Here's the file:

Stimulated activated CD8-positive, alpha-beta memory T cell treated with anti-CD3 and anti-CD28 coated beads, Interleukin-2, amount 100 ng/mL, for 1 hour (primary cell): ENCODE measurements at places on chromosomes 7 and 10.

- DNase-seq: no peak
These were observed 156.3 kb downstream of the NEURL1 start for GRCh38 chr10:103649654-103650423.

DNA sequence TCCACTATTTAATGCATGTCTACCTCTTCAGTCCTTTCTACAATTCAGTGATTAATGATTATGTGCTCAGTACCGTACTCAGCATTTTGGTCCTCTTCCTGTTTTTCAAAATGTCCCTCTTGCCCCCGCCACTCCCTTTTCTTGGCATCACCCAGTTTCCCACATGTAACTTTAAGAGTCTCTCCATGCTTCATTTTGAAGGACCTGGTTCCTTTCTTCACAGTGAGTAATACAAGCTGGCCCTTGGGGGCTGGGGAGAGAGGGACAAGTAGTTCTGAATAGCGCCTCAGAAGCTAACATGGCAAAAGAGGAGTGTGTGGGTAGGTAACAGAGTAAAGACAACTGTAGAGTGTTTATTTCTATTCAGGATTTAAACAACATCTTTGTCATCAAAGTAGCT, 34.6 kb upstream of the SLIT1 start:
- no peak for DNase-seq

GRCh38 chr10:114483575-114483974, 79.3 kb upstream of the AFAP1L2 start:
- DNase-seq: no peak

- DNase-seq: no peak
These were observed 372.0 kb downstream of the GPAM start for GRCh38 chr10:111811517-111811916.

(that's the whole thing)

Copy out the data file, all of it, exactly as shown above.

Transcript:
Stimulated activated CD8-positive, alpha-beta memory T cell treated with anti-CD3 and anti-CD28 coated beads, Interleukin-2, amount 100 ng/mL, for 1 hour (primary cell): ENCODE measurements at places on chromosomes 7 and 10.

- DNase-seq: no peak
These were observed 156.3 kb downstream of the NEURL1 start for GRCh38 chr10:103649654-103650423.

DNA sequence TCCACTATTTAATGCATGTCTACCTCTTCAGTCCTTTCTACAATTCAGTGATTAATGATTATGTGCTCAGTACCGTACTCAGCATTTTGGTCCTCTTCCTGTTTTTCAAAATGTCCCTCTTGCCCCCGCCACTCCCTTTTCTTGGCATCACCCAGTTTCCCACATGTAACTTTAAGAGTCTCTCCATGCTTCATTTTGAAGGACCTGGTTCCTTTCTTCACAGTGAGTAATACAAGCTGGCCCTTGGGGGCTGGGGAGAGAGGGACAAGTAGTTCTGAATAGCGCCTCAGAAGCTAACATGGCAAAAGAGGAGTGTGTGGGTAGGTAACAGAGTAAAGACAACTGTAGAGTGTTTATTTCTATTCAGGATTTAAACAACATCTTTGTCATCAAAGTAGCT, 34.6 kb upstream of the SLIT1 start:
- no peak for DNase-seq

GRCh38 chr10:114483575-114483974, 79.3 kb upstream of the AFAP1L2 start:
- DNase-seq: no peak

- DNase-seq: no peak
These were observed 372.0 kb downstream of the GPAM start for GRCh38 chr10:111811517-111811916.